Another Dispatch from Kiev

Comments

1
Damn.
2
A gut-punch. You can't help but imagine such scenes in our streets someday.
3
@2: I can't really imagine that, frankly. we don't have blatant government corruption on a day-to-day level - bribery is not a cost of doing daily business. we really don't have similar political or ethnic divisions. I think American conservatives are utter idiots, but we're not about to take up arms against them. the federal government isn't about to make their paranoid 2nd amendment fantasies come true either.

may Ukraine know peace.
4
Thanks Chris. I really feel like I'm doing a crash course in Ukraine politics, so the summary is really useful.
5
Interview of Stephen Cohen, American scholar of Russian studies, on Democracy Now: http://www.democracynow.org/2014/2/20/a_…
6
Thank you Chris. I've been following the crisis in Ukraine for months. My wife and I went there for our honeymoon last July.

Even with the corruption and weak economy there are great things about Ukraine. Kiev and Odessa are both beautiful and rich in history. The people are also friendly and easy to talk to. And the beer and food is amazing.

Plus Kiev has the best transit system I have ever seen in the world. For the price of .25 you can ride it from one side of the metropolitan area to the other. And the typical wait time was less than two minutes! The longest we waited on a subway was 7 minutes and that was after 11PM.

I think a Ukraine that moves closer to Europe has a lot of potential.
7
@3, You say, "I think American conservatives are utter idiots, but we're not about to take up arms against them."

Why not? Why shouldn't we? What's the alternative, letting them continue taking us hostage?
8
Those images are art, reminiscent of Goya.
9
I'm not following this that closely, though this is a good report on it. But it's interesting to compare and contrast this major internal unrest with the other one going on in Thailand. Both are ostensibly about corruption, or avoiding corruption, though the core issues seem deeper than that. Both have opposing sides that fall along geographic/demographic boundaries. The Thai army appears to be supporting its unrest by allowing it to happen, but maybe the the Ukrainian army can't be used to suppress the Ukrainian revolt. The Ukrainian revolt is much more violent and heavily influenced by neighboring countries. Indeed, a big part of the disagreement appears to be regarding foreign policy. World leaders are meeting to contain the Ukrainian revolt, but there doesn't seem to be much international action when it comes to Thailand. The Ukrainian revolt pits the country's oligarchs and their president against the people of western and central Ukraine. The Thai conflict seems to be between backers of the democratic government and supporters of the king. It may be that the Ukrainian opposition is much more diverse, with separate agendas, while Thailand's government opposition is generally on the same page.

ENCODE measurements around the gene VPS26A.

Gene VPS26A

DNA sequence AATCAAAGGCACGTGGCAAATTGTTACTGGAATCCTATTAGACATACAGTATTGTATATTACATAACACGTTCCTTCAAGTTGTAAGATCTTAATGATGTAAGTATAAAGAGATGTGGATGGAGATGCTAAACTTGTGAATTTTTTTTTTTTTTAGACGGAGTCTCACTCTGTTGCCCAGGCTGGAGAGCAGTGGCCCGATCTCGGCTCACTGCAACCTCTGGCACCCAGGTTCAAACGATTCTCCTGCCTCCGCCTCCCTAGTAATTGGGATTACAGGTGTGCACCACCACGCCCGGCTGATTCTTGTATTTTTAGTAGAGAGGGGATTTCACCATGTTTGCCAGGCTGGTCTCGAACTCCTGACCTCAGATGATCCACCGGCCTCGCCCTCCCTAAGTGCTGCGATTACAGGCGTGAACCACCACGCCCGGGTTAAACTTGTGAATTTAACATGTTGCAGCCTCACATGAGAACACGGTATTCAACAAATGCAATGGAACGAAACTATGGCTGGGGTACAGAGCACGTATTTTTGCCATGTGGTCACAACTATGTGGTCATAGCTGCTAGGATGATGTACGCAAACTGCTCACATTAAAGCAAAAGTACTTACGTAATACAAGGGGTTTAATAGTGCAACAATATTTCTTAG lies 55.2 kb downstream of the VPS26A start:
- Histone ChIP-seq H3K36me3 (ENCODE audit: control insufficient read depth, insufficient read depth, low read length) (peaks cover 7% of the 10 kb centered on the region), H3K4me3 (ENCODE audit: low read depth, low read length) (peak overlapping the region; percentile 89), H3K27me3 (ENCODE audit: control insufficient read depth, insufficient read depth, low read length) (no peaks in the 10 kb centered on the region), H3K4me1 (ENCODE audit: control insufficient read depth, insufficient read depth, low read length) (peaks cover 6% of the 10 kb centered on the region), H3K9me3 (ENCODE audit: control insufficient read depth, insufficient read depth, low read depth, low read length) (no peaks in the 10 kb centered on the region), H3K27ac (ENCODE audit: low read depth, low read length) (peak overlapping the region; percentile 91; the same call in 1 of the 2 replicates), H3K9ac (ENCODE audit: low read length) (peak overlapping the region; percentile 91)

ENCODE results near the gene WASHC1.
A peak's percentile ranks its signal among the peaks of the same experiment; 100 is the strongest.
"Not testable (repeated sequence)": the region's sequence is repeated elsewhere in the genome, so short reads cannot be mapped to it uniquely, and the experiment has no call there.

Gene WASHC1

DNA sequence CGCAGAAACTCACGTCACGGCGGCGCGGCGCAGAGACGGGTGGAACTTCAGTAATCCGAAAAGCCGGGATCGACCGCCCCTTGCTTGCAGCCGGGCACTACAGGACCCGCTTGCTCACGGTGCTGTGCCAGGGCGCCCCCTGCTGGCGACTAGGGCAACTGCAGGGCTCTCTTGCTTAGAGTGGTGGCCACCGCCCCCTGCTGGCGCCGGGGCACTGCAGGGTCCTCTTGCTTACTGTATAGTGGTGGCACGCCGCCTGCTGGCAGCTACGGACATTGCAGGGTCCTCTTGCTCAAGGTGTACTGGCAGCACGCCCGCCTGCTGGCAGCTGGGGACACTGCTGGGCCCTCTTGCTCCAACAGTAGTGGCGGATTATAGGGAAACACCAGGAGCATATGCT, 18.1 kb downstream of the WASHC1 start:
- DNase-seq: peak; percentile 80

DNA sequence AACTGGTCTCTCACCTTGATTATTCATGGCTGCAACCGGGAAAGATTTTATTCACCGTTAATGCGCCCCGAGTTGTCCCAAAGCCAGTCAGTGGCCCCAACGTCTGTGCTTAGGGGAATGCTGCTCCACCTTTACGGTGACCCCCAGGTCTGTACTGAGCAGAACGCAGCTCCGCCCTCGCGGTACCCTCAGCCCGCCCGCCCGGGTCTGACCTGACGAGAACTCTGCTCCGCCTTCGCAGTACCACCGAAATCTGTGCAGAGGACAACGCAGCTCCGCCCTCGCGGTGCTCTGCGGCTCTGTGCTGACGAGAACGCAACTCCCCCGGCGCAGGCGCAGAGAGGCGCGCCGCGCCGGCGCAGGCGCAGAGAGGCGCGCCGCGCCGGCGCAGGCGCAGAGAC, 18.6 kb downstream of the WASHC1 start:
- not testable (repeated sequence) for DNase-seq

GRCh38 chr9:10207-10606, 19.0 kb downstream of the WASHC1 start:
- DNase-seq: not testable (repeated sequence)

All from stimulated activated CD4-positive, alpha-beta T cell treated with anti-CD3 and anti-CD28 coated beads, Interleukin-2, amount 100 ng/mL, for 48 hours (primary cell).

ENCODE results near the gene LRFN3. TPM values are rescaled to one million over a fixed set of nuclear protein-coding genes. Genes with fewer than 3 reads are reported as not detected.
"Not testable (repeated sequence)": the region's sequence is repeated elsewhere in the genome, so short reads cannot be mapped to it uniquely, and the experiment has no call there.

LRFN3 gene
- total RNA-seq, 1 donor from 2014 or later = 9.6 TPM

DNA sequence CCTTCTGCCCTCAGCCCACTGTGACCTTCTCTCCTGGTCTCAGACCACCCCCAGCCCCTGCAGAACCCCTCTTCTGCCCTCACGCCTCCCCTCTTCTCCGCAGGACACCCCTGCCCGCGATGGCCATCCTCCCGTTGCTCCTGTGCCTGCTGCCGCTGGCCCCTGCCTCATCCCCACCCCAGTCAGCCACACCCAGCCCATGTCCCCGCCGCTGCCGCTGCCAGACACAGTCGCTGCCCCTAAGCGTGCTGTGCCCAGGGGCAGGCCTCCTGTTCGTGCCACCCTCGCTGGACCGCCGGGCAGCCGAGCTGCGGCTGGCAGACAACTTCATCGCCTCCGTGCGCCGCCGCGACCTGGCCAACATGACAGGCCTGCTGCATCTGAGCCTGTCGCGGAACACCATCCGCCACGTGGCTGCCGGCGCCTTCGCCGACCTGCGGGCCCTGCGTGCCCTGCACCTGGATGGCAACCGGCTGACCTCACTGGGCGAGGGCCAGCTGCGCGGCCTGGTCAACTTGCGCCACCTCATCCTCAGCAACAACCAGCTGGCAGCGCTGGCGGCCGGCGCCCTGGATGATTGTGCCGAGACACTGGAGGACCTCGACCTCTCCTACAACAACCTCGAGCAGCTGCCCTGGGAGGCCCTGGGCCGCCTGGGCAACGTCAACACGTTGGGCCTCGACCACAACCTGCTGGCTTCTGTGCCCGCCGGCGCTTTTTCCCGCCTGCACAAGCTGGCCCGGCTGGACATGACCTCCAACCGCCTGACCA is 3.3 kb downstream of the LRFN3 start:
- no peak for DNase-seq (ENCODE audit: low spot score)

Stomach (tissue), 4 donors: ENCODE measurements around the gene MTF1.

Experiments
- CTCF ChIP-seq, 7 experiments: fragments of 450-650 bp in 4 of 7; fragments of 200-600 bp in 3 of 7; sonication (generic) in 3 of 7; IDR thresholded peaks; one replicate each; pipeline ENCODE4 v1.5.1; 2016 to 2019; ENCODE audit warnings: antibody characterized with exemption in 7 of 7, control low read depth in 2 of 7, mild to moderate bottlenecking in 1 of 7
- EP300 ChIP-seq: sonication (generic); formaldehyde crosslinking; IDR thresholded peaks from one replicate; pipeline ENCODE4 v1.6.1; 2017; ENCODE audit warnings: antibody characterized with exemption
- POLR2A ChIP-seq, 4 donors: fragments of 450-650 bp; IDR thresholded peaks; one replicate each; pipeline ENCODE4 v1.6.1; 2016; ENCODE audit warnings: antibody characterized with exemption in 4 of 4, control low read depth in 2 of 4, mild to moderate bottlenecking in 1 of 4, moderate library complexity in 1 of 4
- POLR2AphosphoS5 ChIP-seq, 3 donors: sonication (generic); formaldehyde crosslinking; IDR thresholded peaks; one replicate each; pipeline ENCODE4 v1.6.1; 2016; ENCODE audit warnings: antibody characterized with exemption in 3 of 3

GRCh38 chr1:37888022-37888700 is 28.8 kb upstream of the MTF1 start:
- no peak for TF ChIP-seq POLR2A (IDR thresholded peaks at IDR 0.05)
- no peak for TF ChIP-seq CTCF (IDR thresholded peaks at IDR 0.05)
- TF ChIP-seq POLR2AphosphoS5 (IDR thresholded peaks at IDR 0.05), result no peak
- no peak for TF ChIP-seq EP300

Both have Stranger contributors reporting from the street. (I don't know if the Seattle Times can say that.)

I think the Thai opposition is going to prevail, at least in the immediate. I'm not so sure about the Ukrainian opposition, though.
10
Lots of news this morning: Ukrainian parliament speaker resigns; parliament votes to dismiss Yanukovych, who has now fled the capital; Tymoshenko freed; new elections set for late May.
11
... o.O
The neonazi's that are hanging up images of Hitler who are a large section of the militant groups in the uprising not worthy a mention? The fact that Ukrainian rabbis are suggesting jews leave the country, not a word?
The fact that gays, lesbians and unionists who tried to take part in the process where beaten up and threatened that "they where next"? None of that?

Why is it that the entirety of Europe and the US is hellbent on taking whatever side is slightly against Russia and white washing it?
I mean yes, there are a lot of great people in the protest but don't ignore the fact that a large group of it are waving neonazi flags, that Svoboda is a large extreme-right party.

It's not this black and white... (like the Venezuela thing. Its just not as simple as it's presented)
12
@11: more on the concerns you raise here.